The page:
How Does a Telescope Work?

Basically, a telescope is a long tube with magnifying lenses at both ends. The end you put to your eye has two convex (curved outward) lenses, which magnify the image. At the far end of the telescope is a concave (curved inward) lens which draws in the light. The distance between these two sets of lenses can be changed to focus the image and make it clear. This is the simplest type of telescope, the refracting telescope.

What actually happens when you put a telescope to your eye is this: light from the outside hits the far lens, along with the image you are looking at. As this light passes through the tube and hits the lens nearest your eye, the image is magnified and appears close, but it also appears upside down. This is because the light entering the telescope bends the image.

As astronomers began studying distant planets and stars, telescopes became more complicated. Larger lenses and longer tubes were designed to see heavenly images which were farther and farther away. It was found, however, that these larger lenses blurred the images when they magnified them.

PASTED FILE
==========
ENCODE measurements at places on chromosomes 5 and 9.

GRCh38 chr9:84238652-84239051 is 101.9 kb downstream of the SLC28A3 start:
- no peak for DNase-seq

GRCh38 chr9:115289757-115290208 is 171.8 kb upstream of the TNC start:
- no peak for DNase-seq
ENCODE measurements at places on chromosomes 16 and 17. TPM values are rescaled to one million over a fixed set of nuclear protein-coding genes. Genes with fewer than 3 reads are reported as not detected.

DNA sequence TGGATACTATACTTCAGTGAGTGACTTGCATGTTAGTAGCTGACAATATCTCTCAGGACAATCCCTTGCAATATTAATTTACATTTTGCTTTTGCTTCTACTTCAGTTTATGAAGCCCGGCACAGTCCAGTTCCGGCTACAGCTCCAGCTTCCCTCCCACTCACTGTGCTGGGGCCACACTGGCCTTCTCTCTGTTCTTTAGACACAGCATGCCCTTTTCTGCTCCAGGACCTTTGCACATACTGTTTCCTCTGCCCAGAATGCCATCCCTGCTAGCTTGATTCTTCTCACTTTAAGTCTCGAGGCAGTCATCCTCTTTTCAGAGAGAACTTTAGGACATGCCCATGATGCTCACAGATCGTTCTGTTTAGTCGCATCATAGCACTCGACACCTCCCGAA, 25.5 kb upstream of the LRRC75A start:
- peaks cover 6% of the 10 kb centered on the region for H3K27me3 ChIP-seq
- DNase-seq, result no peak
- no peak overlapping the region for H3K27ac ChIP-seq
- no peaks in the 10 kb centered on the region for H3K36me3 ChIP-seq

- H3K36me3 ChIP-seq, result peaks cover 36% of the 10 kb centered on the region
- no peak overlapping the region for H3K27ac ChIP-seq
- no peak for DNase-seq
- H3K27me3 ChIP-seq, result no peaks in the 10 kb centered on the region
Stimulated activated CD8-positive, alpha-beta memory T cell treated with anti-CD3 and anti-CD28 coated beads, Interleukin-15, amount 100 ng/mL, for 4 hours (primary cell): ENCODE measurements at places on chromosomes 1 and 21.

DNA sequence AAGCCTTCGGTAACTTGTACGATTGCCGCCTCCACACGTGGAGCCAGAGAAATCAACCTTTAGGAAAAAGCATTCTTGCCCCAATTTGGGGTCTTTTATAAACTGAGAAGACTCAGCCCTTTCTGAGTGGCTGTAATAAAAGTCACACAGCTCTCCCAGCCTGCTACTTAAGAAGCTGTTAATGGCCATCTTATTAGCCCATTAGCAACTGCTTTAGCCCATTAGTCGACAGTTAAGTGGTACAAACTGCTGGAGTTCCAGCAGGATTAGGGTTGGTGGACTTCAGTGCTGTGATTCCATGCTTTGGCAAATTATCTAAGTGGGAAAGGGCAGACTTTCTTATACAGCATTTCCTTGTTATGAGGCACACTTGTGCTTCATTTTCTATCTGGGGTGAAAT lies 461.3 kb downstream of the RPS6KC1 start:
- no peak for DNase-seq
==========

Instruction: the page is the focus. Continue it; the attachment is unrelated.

To correct the blurring, telescope makers used reflectors, or mirrors, at the far end of the telescope. The image bounced from one mirror, a large one, to a smaller one. This small mirror then reflected the image into the lenses nearest the eye. This was called the reflecting telescope.

Sir Isaac Newton, an English scientist and astronomer who made many discoveries in the science of optics, the study of light and vision, built one of the first reflecting telescopes in the early 1700s. Through his 6 inch long telescope, Newton was able to see the satellites around the planet Jupiter.

Before reflecting telescopes were developed, some refracting ones were as much as 600 feet long!